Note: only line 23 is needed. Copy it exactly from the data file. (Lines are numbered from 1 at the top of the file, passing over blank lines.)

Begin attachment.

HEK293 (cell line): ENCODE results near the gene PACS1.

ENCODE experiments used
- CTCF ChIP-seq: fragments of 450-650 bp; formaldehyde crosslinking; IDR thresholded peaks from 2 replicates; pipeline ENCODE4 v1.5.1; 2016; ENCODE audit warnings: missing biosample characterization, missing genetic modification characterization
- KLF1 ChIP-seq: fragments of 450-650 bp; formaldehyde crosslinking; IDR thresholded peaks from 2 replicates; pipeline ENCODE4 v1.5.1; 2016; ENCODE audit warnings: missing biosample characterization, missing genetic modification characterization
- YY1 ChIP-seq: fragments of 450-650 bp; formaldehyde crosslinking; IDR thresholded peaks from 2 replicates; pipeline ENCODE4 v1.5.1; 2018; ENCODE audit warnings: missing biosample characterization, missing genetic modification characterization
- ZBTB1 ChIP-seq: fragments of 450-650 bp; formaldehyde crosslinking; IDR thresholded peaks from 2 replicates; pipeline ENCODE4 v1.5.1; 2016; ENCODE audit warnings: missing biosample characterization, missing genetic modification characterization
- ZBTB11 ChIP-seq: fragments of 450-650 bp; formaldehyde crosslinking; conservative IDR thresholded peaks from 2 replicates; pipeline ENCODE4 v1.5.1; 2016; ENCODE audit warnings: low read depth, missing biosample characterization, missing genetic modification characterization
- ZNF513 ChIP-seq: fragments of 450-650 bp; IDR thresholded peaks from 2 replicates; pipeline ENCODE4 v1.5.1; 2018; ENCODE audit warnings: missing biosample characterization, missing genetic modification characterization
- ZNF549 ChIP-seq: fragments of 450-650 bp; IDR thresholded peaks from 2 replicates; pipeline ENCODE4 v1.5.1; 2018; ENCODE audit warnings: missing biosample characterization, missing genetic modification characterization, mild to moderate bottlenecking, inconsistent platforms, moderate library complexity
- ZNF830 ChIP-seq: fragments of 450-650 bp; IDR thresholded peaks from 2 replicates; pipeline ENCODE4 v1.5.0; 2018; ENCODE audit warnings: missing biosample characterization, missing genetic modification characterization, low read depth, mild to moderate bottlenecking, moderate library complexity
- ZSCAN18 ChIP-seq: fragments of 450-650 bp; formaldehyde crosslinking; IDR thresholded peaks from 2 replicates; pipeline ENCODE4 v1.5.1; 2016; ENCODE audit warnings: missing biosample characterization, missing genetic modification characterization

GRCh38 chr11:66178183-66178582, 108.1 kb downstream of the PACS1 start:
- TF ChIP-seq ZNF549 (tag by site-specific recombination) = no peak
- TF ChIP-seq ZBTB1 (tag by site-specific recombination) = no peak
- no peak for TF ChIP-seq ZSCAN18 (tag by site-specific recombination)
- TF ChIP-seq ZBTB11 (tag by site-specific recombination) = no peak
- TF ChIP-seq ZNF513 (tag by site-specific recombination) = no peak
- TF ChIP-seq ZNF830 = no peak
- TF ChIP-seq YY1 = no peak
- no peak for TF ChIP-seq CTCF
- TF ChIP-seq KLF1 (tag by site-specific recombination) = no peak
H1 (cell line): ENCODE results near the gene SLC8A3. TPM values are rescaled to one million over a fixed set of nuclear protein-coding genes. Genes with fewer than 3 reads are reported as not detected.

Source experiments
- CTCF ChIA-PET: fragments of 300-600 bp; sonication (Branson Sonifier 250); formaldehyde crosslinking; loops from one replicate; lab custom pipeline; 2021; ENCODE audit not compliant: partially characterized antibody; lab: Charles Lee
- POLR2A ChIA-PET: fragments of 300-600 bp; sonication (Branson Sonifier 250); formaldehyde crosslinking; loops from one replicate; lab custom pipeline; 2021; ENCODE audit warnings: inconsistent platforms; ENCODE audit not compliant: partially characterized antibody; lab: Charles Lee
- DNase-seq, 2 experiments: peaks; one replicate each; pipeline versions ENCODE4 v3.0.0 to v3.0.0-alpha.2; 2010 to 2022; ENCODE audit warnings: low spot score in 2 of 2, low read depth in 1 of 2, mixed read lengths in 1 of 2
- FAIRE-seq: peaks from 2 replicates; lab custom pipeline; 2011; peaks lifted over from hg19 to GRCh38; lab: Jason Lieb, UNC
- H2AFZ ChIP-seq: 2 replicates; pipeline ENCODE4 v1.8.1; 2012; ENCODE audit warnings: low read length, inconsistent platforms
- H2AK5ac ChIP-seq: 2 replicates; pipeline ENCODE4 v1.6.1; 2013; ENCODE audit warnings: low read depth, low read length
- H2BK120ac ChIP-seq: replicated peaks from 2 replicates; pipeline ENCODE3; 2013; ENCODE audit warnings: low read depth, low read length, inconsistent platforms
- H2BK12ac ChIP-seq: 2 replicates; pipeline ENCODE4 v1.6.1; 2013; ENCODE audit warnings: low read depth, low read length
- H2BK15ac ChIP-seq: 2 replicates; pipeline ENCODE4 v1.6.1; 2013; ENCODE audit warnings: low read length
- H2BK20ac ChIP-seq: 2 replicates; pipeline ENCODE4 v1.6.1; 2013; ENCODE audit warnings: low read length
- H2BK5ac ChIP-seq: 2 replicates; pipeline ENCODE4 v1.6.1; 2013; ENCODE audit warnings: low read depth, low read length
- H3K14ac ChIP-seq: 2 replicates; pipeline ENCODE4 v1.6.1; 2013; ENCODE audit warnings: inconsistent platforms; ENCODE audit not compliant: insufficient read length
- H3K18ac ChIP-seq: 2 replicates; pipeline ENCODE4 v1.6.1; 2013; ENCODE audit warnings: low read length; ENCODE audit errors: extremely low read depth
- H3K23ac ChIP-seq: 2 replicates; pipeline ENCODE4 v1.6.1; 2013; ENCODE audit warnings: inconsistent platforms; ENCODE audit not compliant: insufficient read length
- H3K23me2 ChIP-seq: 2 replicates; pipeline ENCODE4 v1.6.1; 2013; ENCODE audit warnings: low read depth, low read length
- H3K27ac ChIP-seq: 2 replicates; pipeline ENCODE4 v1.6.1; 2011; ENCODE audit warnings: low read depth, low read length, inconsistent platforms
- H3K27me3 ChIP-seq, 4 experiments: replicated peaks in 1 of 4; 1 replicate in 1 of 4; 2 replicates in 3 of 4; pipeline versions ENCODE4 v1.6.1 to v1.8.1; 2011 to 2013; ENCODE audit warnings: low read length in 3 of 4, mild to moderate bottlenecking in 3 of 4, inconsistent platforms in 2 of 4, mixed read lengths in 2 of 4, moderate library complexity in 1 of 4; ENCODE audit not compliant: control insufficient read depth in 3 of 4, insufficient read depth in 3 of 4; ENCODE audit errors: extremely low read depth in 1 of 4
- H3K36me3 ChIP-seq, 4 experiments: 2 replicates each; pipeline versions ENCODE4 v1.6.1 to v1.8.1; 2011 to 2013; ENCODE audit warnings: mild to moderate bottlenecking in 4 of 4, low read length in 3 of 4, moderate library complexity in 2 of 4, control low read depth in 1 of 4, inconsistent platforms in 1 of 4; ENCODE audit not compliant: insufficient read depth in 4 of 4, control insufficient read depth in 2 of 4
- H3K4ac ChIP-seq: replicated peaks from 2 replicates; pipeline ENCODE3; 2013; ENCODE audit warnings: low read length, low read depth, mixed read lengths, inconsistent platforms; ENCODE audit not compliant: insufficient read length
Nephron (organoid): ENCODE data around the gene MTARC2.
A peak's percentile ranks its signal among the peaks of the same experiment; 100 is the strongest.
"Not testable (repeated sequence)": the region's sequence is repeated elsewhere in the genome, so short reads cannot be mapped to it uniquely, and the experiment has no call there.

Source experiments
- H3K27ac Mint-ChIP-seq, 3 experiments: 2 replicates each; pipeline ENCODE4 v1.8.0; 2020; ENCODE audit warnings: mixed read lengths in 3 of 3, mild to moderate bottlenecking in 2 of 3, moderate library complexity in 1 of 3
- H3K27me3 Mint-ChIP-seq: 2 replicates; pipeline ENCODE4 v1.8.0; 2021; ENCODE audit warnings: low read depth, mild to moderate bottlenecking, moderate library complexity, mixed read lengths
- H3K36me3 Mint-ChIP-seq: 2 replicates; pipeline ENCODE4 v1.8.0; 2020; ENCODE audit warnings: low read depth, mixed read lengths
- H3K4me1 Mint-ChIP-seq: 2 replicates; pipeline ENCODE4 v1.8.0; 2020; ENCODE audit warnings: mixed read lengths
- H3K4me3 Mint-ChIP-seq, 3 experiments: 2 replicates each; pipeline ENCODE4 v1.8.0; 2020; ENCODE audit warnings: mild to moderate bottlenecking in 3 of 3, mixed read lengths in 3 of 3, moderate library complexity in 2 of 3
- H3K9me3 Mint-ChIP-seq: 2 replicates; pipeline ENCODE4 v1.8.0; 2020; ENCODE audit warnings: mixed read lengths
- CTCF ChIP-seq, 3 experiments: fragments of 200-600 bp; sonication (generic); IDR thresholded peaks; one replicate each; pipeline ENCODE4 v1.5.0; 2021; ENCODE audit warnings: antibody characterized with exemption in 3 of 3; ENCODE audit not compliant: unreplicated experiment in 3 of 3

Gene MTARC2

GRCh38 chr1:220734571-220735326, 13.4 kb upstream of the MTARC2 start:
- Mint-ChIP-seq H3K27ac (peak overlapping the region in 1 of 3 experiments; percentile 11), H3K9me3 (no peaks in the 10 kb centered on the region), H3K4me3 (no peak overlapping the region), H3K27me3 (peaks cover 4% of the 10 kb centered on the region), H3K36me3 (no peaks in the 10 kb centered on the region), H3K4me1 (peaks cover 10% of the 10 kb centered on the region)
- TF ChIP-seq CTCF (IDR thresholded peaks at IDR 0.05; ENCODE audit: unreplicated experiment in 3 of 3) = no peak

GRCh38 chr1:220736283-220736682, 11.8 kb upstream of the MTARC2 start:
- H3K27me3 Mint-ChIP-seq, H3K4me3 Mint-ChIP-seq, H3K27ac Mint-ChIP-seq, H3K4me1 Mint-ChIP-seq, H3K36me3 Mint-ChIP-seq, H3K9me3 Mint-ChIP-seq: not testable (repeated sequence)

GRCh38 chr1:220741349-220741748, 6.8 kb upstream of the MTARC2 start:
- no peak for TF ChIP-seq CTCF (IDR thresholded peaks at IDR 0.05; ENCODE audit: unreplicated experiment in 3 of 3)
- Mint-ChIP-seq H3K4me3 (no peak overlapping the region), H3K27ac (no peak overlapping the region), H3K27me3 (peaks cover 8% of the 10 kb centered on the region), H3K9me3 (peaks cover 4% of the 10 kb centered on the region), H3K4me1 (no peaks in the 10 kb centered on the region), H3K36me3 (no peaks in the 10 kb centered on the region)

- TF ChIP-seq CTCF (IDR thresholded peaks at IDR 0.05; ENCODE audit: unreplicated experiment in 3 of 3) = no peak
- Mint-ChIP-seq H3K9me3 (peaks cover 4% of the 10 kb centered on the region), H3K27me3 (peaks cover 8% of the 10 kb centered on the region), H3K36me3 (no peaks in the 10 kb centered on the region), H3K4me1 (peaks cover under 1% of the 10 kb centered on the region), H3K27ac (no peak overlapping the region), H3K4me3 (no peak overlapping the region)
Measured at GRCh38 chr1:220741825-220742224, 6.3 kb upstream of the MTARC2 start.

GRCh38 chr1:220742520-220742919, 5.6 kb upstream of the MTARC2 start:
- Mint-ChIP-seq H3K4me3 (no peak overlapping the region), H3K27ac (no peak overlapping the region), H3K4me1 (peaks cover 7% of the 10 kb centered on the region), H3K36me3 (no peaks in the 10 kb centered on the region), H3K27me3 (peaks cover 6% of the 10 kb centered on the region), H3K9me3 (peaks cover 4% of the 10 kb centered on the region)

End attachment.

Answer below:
Source experiments